From January on, kindergartners are doing activities they couldn’t achieve in the half-day model. They are writing stories with a beginning, middle and end, are doing informational writing and are going much farther in math. By the end of the school year, an all-day kindergartner can do what a first-grader would have done several months into first grade, had the child attended half-day kindergarten, she said.

The district worked with kindergarten teachers in terms of what to expect from an all-day program and how to structure the day so the kids could handle it. The next school year, the district worked with first-grade teachers so they’d be better prepared for the students who had attended all-day kindergarten rather than half-day, said Scott Munro, executive director of elementary education.

“What we saw right out of the gate in that first year was not only increased stamina for our students, but higher degrees of reading and math achievement,” said Munro. “There’s no question in our minds that moving to all-day, every day kindergarten was absolutely the right thing to do. We’re placing a higher emphasis than ever on early learning.”

More teachers, rooms

In the half-day kindergarten model, one teacher could teach both a morning and an afternoon class in the same classroom. Offering all-day kindergarten at all schools requires doubling the number of kindergarten classrooms, teachers, desks and supplies.

Evergreen Public Schools schools hired more than 40 additional teaching staff at its elementary schools.

The district found space to double the number of kindergarten classrooms by consolidating spaces and reclaiming classroom space. Only four of its elementary schools did not have space to add kindergarten classes, so portables were brought in to those schools, said Gail Spolar, district spokeswoman.

Next fall, seven of the 10 Clark County school districts will offer free, all-day kindergarten: Camas, Evergreen, Green Mountain, La Center, Vancouver, Washougal and Woodland. Three districts — Battle Ground, Hockinson and Ridgefield — will offer both half-day and all-day kindergarten.

Clark County and All-Day Kindergarten

Here’s a list of Clark County school districts and where they stand on full-day kindergarten.

Battle Ground

All primary schools in Battle Ground Public Schools offer free, half-day kindergarten. But that’s the older model that is being phased out by the state’s mandate.

Next school year, five of the district’s primary schools will offer one class of tuition-based all-day kindergarten. Only Yacolt Primary and Maple Grove will not have the option of all-day kindergarten. Tuition is $2,900 for the year, spread over 10 payments of $290 per month.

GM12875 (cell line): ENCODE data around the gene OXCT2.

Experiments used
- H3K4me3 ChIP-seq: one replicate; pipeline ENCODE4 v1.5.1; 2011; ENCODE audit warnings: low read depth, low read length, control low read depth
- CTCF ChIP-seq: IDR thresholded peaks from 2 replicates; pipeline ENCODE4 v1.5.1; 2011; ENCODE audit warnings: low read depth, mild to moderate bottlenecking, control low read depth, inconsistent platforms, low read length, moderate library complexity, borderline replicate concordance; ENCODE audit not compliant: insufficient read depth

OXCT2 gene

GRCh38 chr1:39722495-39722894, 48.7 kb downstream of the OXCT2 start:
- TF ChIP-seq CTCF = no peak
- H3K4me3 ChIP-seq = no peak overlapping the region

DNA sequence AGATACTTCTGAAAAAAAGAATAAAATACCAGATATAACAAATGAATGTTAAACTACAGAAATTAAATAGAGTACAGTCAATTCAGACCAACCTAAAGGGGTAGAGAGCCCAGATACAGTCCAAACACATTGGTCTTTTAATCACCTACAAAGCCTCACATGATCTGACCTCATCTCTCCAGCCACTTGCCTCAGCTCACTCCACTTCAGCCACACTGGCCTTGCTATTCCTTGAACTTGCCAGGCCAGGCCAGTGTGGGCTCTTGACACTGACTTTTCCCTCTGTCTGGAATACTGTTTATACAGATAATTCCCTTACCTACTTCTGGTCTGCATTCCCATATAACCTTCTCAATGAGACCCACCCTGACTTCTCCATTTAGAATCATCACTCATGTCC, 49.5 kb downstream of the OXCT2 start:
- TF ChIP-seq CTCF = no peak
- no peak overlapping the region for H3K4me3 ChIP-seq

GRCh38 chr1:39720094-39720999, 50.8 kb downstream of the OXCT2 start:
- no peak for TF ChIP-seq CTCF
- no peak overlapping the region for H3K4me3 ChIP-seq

Because the district’s poverty numbers aren’t high enough, the state does not pay for all-day kindergarten at this point. The tuition-based model pays the other half of the teacher’s salary.

Several large housing developments being constructed within the district’s boundaries are predicted to spur the need for significantly more classrooms in the coming months.

“We’re stretched to the seams,” said Jill Smith, an executive director in the district’s teaching and learning department. “We don’t have the physical classroom space to add kindergarten classrooms. If the state comes through with the state-funded all-day kindergarten, we’ll determine what we can do. We will have to find the space, one school at a time, to be able to fully implement it.”

District office: 360-885-5300.

Web: www.battlegroundps.org

Camas

Beginning in the 2015-2016 school year, Camas School District will offer tuition-free all-day kindergarten at all six of its elementary schools. The county’s most affluent school district does not receive state funding for all-day kindergarten.

Camas will use $658,000 in district reserves to implement all-day kindergarten throughout the district. That money includes additional staff, building adjustments, furniture and instructional materials.

District office: 360-335-3000.

Kindergarten registration: www.camas.wednet.edu/registration

Web: www.camas.wednet.edu

Evergreen

Five years ago, Evergreen Public Schools was the first Clark County district to implement free all-day kindergarten in all 21 of its schools before it was mandated.

District office: 360-604-4000.